Use this URL to cite or link to this record in EThOS: http://ethos.bl.uk/OrderDetails.do?uin=uk.bl.ethos.602750
Title: Essays on labour economics
Author: Leckcivilize, Attakrit
Awarding Body: London School of Economics and Political Science (University of London)
Current Institution: London School of Economics and Political Science (University of London)
Date of Award: 2013
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Abstract:
Empirical studies in labour economics often suffer from endogeneity problems. Employing exogenous variations in policies and natural shock, this thesis investigates three topics. The �first two topics concern labour market phenomena in Thailand, whereas the third provides a case study of labour demand adjustment after an international supply chain shock. Chapter 2 assesses the impact of minimum wage policy on wage inequality in Thailand. The result is rather mixed. Although the minimum wage effectively reduces wage inequality among workers in formal sectors, it does not affect the wage distribution in the informal sector at all. The evidence suggests that such a result is mainly driven by weak law enforcement. Meanwhile, using changes in compulsory schooling law, chapter 3 provides consistent estimates of the rates of return to education in Thailand. Based on the IV method, only female employees experience a positive and significant return to (upper primary) education. Interestingly, the size and direction of bias of the estimator, especially for male sub-sample, are not consistent with the conventional result. The possible reasons underlying these �findings are elaborated. Chapter 4 relies on a different type of shock. The Great Tohoku Earthquake and Tsunami 2011 is treated as an external shock to the international supply chain of Auto industry. Then I estimate the impact of the supply chain disruption on labour inputs adjustment in the US auto industry. Despite the break down in supply chain of motor vehicle parts and accessories among Japanese auto companies, these �firms do not seem to reduce their labour inputs (used as a proxy for changes in production) significantly except for a small drop in average monthly earnings of workers in Japanese assembly plants. Also, their competitors make only slight adjustment to capitalize on the Japanese loss. Regarding other margins of adjustment, there is no evidence in support of the adjustment through import or price. Yet inventories and sales incentive appear to be major tools employed to mitigate either positive demand or negative supply shocks on both groups of companies.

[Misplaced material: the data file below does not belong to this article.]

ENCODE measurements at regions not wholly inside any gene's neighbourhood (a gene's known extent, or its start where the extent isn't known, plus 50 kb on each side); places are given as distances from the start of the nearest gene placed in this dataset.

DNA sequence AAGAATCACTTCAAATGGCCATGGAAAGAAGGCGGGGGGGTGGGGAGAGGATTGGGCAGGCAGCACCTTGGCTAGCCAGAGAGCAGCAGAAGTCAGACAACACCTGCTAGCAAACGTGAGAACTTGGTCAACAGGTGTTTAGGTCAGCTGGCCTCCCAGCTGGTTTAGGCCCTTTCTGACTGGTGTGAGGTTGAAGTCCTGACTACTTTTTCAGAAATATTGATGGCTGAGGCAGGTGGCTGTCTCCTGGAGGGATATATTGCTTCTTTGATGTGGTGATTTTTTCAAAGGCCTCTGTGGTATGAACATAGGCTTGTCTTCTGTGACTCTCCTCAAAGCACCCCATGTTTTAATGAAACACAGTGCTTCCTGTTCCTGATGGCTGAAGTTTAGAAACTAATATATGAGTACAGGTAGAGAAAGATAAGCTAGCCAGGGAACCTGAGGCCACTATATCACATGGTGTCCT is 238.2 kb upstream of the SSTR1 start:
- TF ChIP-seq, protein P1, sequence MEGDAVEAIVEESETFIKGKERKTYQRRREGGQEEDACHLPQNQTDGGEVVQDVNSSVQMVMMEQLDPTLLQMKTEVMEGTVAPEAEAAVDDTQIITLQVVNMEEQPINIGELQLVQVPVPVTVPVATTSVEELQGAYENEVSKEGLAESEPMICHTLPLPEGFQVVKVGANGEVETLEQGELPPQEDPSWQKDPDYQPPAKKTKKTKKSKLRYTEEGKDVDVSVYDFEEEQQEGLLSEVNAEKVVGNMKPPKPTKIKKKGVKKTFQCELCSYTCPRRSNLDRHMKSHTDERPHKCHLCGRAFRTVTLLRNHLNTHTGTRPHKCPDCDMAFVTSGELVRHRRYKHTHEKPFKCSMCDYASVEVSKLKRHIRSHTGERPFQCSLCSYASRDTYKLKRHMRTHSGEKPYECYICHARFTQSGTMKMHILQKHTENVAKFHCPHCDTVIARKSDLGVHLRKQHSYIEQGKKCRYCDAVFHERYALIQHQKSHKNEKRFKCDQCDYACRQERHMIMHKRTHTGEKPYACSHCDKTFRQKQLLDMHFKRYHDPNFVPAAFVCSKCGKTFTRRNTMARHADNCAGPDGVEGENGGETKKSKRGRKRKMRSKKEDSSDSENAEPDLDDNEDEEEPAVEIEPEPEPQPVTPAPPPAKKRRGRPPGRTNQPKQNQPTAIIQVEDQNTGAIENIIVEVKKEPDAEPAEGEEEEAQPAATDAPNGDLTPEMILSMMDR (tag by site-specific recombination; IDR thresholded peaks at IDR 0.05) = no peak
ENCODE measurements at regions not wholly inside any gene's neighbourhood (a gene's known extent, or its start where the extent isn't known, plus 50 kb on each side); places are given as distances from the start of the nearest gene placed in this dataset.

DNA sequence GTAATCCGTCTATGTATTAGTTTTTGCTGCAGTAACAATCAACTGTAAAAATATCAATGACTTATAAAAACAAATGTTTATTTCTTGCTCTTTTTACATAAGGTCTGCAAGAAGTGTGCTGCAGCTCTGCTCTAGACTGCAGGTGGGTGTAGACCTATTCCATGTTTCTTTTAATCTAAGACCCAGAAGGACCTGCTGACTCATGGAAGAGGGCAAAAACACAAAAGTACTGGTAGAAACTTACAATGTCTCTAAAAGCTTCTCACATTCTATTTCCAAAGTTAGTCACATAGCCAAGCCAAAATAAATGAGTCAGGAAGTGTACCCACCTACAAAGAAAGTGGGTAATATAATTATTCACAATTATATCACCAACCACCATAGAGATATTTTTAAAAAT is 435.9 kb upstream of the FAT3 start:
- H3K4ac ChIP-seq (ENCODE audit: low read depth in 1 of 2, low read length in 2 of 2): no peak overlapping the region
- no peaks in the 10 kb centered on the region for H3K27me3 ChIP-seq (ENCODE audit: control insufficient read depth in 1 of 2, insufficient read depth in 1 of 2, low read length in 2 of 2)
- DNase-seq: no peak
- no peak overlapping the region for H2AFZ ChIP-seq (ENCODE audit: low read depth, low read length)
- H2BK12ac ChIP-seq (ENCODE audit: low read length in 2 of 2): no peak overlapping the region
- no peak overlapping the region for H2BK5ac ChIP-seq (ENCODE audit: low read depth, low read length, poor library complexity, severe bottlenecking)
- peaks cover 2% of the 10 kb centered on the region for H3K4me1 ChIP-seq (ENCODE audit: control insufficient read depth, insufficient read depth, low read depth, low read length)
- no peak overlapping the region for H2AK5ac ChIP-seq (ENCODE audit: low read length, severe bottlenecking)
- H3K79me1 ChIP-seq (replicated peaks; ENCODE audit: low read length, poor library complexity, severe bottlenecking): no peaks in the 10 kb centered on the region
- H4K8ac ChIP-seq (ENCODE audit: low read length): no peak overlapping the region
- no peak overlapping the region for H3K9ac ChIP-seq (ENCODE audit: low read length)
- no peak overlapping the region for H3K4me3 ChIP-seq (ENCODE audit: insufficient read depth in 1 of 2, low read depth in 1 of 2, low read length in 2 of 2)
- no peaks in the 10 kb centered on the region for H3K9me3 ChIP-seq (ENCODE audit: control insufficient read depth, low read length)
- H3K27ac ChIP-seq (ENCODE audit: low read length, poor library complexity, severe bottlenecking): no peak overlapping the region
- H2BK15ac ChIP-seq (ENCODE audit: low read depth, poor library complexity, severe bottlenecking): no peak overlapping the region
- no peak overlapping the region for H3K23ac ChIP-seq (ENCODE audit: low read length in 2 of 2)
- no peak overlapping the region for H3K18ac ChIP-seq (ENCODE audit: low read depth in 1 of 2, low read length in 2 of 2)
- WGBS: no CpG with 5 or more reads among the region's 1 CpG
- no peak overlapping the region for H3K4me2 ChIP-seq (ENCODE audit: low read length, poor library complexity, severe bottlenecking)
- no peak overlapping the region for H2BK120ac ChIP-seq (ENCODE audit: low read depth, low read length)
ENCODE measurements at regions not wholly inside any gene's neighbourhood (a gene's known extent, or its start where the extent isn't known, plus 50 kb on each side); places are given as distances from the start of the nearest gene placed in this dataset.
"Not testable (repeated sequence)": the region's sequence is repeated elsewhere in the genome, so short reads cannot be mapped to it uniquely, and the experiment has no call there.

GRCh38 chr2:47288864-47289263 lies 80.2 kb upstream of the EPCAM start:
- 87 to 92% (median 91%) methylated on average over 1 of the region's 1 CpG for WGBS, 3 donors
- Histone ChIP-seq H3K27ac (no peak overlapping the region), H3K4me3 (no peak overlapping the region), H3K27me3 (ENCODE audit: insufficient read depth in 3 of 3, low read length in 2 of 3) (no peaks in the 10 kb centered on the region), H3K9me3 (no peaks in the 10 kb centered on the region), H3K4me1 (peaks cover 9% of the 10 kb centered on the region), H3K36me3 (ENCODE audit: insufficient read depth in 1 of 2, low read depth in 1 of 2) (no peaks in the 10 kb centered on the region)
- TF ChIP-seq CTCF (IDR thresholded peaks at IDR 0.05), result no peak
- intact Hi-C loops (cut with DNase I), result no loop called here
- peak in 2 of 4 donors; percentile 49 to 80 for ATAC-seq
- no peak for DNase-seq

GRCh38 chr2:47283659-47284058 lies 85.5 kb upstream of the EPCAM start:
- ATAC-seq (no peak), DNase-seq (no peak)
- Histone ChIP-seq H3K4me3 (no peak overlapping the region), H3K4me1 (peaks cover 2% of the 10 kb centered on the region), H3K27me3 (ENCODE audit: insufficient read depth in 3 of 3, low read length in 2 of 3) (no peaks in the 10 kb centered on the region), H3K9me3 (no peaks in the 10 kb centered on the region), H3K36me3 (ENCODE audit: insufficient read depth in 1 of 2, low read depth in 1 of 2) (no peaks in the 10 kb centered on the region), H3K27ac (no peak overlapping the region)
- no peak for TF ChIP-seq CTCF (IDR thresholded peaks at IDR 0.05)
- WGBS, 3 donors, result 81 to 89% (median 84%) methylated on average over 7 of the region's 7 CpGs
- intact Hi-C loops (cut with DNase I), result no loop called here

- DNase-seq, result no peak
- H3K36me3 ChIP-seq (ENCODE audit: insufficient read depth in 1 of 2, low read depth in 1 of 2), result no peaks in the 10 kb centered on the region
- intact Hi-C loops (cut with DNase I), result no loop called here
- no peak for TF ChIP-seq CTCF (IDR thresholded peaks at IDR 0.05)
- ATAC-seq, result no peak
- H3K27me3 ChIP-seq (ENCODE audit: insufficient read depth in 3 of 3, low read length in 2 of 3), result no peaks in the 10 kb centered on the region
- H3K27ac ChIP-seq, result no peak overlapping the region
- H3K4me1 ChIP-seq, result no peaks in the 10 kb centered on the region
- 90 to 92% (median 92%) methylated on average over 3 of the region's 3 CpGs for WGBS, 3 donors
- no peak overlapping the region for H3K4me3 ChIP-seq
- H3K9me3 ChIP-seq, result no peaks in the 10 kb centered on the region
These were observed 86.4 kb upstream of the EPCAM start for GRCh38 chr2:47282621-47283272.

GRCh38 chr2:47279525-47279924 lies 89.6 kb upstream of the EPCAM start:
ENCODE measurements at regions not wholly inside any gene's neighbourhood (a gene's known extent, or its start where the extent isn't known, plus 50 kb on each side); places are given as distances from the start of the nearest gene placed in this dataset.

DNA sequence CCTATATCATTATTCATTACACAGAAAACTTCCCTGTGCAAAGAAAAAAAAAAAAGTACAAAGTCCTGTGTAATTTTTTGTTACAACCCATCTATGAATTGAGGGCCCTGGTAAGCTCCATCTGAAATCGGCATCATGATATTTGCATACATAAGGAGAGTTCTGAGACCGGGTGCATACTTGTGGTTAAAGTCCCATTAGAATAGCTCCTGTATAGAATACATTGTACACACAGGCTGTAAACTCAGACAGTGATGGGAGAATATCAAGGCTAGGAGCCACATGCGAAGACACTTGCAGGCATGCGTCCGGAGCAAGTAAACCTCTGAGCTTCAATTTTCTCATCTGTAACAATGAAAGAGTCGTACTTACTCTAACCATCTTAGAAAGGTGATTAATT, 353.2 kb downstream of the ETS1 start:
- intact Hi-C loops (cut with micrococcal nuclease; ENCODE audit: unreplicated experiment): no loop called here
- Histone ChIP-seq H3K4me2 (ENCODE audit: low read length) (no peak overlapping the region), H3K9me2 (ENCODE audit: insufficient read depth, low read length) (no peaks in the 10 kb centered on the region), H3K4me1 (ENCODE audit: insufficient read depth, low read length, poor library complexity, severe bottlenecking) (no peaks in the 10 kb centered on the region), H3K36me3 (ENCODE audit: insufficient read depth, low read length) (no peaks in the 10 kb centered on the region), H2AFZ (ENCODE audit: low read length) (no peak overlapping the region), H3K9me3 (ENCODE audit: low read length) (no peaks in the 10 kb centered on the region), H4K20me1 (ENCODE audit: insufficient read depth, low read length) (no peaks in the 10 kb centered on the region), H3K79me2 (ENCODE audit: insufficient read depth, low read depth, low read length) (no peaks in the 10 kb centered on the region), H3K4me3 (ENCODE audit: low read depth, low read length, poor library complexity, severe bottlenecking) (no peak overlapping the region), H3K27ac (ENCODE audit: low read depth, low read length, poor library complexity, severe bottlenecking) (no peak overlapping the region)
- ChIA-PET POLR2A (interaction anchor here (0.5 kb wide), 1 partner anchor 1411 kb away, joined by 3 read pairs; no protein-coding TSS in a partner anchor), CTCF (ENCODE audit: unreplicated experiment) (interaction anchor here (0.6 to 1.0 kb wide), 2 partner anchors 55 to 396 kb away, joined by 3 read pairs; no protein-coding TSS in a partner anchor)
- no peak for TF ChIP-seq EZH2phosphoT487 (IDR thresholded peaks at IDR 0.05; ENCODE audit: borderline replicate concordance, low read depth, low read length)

Supervisor: Not available Sponsor: Not available
Qualification Name: Thesis (Ph.D.) Qualification Level: Doctoral
EThOS ID: uk.bl.ethos.602750  DOI: Not available
Keywords: HB Economic Theory ; HC Economic History and Conditions
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